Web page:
NASA is preparing to accept applications from individuals hoping to join the ranks of the next generation of astronauts. Some of the lucky few selected by NASA for astronaut training could travel in new commercial and government-produced spacecraft to destinations hitherto untouched by our fledgling species.
The wish to become an astronaut is an aspiration shared by many, but achieved by few. NASA has trained only 338 astronauts since the advent of manned spaceflight, so potential applicants should try not to get their hopes up too high.
The agency is requiring applicants to hold a bachelor's degree, or an advanced degree in one of the following disciplines – engineering, biological science, physical science or mathematics. Furthermore, candidates must possess at least three years of related professional experience in their field, or must have accrued over 1,000 hours of pilot-in-command time in jet aircraft. NASA will begin accepting applications starting from Dec. 14, with the cut-off date currently set for mid-February 2016.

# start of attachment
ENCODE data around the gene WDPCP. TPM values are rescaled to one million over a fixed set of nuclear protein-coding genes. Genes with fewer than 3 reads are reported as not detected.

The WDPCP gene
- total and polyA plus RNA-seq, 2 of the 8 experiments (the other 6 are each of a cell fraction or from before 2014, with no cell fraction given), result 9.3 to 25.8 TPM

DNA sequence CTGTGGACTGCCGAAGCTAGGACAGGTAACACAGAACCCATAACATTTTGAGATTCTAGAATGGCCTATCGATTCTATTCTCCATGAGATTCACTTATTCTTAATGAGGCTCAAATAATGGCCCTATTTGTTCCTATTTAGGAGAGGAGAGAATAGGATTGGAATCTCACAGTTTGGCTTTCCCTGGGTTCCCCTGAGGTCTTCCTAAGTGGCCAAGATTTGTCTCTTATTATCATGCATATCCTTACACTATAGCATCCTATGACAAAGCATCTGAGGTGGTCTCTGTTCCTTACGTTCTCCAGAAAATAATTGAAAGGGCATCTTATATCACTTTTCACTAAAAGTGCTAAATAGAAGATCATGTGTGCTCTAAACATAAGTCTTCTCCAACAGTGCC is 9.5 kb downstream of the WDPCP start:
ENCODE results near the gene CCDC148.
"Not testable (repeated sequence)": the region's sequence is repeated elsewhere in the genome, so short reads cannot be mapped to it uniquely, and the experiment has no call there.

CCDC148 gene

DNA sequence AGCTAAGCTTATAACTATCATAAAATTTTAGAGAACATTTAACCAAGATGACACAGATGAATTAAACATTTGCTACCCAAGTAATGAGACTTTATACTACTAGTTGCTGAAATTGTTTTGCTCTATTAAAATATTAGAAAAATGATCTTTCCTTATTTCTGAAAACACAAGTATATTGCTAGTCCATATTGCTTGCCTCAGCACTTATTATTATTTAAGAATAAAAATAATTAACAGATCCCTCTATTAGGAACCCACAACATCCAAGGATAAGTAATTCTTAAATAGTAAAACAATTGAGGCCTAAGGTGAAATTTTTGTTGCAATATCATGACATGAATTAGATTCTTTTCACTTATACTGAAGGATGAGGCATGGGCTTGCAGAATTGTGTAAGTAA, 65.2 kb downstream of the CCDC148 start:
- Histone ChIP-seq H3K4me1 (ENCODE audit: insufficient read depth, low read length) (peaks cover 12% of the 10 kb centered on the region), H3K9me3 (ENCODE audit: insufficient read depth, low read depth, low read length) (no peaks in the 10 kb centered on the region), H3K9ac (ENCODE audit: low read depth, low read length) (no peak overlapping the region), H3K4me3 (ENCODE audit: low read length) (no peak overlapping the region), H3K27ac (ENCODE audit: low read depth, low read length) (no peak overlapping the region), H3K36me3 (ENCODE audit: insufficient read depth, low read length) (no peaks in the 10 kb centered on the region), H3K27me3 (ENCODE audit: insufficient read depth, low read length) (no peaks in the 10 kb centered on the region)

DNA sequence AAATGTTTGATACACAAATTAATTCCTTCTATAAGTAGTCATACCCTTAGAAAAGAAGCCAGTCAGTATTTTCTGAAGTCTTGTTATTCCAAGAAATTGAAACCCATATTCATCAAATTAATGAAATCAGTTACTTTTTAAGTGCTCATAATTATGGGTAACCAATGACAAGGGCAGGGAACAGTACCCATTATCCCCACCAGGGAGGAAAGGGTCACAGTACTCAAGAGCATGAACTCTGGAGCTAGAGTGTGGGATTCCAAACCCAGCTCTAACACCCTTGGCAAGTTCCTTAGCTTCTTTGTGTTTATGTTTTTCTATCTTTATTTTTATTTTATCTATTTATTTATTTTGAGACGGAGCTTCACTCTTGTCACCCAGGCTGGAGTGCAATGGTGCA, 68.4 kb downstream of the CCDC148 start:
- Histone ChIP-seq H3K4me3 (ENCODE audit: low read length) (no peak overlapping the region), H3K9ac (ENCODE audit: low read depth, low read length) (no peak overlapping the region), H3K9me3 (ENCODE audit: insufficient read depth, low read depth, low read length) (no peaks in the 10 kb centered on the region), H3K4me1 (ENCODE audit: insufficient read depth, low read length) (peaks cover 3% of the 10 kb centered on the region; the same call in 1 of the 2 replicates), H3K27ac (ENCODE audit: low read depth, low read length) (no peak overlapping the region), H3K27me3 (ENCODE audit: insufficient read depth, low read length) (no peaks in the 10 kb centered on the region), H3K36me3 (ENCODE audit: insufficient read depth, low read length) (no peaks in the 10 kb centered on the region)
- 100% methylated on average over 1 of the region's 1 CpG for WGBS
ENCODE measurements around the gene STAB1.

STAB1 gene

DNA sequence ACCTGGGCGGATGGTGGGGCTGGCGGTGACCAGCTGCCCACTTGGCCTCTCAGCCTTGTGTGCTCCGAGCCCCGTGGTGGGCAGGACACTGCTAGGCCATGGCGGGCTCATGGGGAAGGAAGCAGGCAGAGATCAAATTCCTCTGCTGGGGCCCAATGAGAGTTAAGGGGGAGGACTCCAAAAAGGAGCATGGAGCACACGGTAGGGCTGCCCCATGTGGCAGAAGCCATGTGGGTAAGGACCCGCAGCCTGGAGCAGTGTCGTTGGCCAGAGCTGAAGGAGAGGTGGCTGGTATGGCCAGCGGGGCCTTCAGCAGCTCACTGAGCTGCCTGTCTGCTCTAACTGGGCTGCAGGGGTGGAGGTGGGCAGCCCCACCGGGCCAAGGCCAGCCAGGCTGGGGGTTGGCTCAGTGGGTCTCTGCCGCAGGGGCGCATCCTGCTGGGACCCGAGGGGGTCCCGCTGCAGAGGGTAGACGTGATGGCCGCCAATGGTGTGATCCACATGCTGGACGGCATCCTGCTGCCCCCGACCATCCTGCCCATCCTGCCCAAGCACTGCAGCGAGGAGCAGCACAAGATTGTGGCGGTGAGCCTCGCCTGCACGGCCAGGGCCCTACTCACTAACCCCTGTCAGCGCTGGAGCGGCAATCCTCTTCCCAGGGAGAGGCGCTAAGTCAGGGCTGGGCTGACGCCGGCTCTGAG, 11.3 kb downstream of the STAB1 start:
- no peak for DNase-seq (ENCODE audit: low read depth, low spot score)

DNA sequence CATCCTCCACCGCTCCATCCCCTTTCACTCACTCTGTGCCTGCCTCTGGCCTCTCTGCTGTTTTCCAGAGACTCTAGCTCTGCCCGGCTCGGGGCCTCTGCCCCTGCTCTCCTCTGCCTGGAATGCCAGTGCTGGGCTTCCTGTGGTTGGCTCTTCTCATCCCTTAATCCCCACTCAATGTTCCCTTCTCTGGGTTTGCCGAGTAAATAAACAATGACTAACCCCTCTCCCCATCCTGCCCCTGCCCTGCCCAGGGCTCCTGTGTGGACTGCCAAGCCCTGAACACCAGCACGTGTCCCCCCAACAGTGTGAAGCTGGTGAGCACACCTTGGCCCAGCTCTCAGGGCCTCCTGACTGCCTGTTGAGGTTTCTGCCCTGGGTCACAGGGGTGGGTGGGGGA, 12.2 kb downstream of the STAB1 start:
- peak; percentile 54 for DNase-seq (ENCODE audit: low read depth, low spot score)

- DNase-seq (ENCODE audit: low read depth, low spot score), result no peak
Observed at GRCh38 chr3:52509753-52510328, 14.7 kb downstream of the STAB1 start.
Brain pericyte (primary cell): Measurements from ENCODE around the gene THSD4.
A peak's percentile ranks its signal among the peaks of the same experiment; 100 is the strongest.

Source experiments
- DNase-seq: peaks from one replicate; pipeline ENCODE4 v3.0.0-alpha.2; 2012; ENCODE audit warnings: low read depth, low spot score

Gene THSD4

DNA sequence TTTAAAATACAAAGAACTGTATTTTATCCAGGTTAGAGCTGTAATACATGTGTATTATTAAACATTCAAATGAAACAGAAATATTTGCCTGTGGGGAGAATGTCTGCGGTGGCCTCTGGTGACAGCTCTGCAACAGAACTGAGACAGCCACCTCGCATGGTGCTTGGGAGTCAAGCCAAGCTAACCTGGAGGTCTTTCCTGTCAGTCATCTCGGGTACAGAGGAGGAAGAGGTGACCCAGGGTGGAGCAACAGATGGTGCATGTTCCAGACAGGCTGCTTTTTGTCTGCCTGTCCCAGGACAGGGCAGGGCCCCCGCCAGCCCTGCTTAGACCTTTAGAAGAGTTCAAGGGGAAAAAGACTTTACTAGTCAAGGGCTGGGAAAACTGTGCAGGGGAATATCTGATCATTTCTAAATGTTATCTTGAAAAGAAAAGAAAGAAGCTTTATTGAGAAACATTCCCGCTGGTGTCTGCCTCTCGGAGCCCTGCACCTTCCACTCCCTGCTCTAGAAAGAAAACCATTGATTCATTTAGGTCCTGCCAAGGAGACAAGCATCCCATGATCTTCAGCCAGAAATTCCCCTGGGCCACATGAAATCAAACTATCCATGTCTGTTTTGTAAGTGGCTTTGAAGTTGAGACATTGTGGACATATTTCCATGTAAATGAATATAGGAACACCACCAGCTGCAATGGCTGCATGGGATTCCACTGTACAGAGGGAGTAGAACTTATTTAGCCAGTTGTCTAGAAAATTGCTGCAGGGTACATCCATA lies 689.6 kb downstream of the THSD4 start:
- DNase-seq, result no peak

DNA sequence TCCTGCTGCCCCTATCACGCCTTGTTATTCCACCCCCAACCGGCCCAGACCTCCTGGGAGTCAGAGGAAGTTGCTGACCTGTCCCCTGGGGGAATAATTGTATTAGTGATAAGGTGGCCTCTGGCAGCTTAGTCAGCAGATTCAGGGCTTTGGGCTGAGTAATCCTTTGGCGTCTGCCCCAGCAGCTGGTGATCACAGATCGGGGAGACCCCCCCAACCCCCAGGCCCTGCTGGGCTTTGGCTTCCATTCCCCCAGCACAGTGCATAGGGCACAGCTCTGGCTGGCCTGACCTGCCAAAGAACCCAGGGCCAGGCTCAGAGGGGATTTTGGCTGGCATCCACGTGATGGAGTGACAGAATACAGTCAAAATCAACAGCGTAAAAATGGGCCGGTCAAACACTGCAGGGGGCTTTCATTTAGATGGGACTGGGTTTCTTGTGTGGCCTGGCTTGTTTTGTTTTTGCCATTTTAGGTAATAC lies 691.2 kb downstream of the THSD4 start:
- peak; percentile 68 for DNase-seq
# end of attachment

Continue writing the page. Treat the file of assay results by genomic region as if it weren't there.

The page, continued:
For operations further afield, including the agency's planned presence in cislunar space and eventually a mission to Mars, astronauts will be transported by the NASA-developed Orion spacecraft, and a (currently conceptual) long-term transportation habitat.
Alongside operating and testing cutting edge equipment, future astronauts will be psychologically challenged more than any previous spacefarers, as a mission to Mars would see a crew withstand a minimum of 1,100 days off-world, with essentially no chance of aid from Earth should the worst come to pass.
"This is an exciting time to be a part of America’s human space flight program," states Brian Kelly, director of Flight Operations at NASA’s Johnson Space Center, Houston. "NASA has taken the next step in the evolution of our nation’s human spaceflight program – and our US astronauts will be at the forefront of these new and challenging space flight missions. We encourage all qualified applicants to learn more about the opportunities for astronauts at NASA and apply to join our flight operations team."
Finally, as a heads-up for those looking to apply, NASA isn't expecting to make a final decision on successful applicants until mid-2017, so it's probably best to hold onto your day job for now.
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